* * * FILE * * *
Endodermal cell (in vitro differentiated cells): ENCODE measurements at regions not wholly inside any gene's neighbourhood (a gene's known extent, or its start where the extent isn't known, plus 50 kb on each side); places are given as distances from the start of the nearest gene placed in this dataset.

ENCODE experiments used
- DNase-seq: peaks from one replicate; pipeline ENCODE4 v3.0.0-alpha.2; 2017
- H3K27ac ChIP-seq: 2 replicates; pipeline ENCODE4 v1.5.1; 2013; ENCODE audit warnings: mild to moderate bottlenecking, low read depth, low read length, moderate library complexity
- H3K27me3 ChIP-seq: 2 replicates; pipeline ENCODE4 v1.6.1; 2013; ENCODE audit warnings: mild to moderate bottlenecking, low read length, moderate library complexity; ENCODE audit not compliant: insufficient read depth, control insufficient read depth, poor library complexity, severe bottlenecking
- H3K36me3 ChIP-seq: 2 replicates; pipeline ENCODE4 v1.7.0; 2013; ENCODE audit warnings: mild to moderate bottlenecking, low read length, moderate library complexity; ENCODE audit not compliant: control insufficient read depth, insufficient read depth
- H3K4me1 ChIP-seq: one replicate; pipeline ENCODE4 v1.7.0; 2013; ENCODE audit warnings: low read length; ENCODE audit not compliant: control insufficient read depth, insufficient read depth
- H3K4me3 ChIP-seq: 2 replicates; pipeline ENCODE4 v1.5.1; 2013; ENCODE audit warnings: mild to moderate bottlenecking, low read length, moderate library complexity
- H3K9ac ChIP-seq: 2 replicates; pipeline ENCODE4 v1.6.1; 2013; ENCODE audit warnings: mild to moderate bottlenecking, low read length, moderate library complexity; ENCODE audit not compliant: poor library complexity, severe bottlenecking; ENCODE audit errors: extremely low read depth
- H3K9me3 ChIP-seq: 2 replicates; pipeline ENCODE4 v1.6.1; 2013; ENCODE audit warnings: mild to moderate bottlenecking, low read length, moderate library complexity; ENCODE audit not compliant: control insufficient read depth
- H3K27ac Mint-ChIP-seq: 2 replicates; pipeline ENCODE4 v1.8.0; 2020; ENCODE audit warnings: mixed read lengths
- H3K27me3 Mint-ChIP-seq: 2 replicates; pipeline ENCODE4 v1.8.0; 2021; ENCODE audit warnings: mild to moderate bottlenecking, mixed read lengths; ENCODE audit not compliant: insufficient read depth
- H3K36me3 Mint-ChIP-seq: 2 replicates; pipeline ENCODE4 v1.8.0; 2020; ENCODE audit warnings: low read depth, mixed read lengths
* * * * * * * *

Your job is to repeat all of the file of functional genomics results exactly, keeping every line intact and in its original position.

Endodermal cell (in vitro differentiated cells): ENCODE measurements at regions not wholly inside any gene's neighbourhood (a gene's known extent, or its start where the extent isn't known, plus 50 kb on each side); places are given as distances from the start of the nearest gene placed in this dataset.

ENCODE experiments used
- DNase-seq: peaks from one replicate; pipeline ENCODE4 v3.0.0-alpha.2; 2017
- H3K27ac ChIP-seq: 2 replicates; pipeline ENCODE4 v1.5.1; 2013; ENCODE audit warnings: mild to moderate bottlenecking, low read depth, low read length, moderate library complexity
- H3K27me3 ChIP-seq: 2 replicates; pipeline ENCODE4 v1.6.1; 2013; ENCODE audit warnings: mild to moderate bottlenecking, low read length, moderate library complexity; ENCODE audit not compliant: insufficient read depth, control insufficient read depth, poor library complexity, severe bottlenecking
- H3K36me3 ChIP-seq: 2 replicates; pipeline ENCODE4 v1.7.0; 2013; ENCODE audit warnings: mild to moderate bottlenecking, low read length, moderate library complexity; ENCODE audit not compliant: control insufficient read depth, insufficient read depth
- H3K4me1 ChIP-seq: one replicate; pipeline ENCODE4 v1.7.0; 2013; ENCODE audit warnings: low read length; ENCODE audit not compliant: control insufficient read depth, insufficient read depth
- H3K4me3 ChIP-seq: 2 replicates; pipeline ENCODE4 v1.5.1; 2013; ENCODE audit warnings: mild to moderate bottlenecking, low read length, moderate library complexity
- H3K9ac ChIP-seq: 2 replicates; pipeline ENCODE4 v1.6.1; 2013; ENCODE audit warnings: mild to moderate bottlenecking, low read length, moderate library complexity; ENCODE audit not compliant: poor library complexity, severe bottlenecking; ENCODE audit errors: extremely low read depth
- H3K9me3 ChIP-seq: 2 replicates; pipeline ENCODE4 v1.6.1; 2013; ENCODE audit warnings: mild to moderate bottlenecking, low read length, moderate library complexity; ENCODE audit not compliant: control insufficient read depth
- H3K27ac Mint-ChIP-seq: 2 replicates; pipeline ENCODE4 v1.8.0; 2020; ENCODE audit warnings: mixed read lengths
- H3K27me3 Mint-ChIP-seq: 2 replicates; pipeline ENCODE4 v1.8.0; 2021; ENCODE audit warnings: mild to moderate bottlenecking, mixed read lengths; ENCODE audit not compliant: insufficient read depth
- H3K36me3 Mint-ChIP-seq: 2 replicates; pipeline ENCODE4 v1.8.0; 2020; ENCODE audit warnings: low read depth, mixed read lengths